smoothly by the UN Mission in Haiti (UNMIH), consisting of approximately 
6,000 UN peacekeeping troops and 900 civilian police who were charged 
with maintaining the secure environment which the MNF had helped 
establish. A total of 38 countries participated in UNMIH.

From March 1995 to February 1996 UNMIH was led by the U.S., which kept 
approximately 2,500 troops in Haiti. As U.S. troops were withdrawn in 
early 1996, Canada assumed the leadership of UNMIH and its successor, 
the UN Support Mission in Haiti, which as of July 1996 included 1300 
troops from Canada and Pakistan and approximately 300 police monitors 
from 6 countries. UNSMIH's mandate is similar to that of UNMIH and 
originally ran from July to December 1996. The mandate was extended 
through the end of July 1997, although questions remain regarding an 
international presence after the expiration of UNSMIH. The Canadians 
have stated a strong commitment to stay the course in Haiti for at least 
the remainder of the year after UNSMIH officially concludes, although no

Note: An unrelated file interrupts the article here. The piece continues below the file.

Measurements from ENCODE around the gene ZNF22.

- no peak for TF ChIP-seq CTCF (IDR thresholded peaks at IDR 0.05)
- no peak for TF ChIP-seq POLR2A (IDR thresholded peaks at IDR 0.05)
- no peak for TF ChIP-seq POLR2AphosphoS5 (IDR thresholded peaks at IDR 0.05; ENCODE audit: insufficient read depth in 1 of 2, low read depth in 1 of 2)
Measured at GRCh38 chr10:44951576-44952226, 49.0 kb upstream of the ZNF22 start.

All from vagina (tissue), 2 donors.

formal arrangements have been made as of yet.

In order to spur Haiti's economic recovery, international development 
banks and donor agencies have pledged to provide over $2 billion in 
assistance by 1999. Additional support depends on the passage by 
Parliament of significant portions of the economic reform program 
negotiated between the Government of Haiti and the International 
Monetary Fund, World Bank, and other international financial 
institutions. Unfortunately, Parliament continues to delay a vote on the 
government's budget and international assistance agencies grow 
increasingly weary of committing long term funds to such a tenuous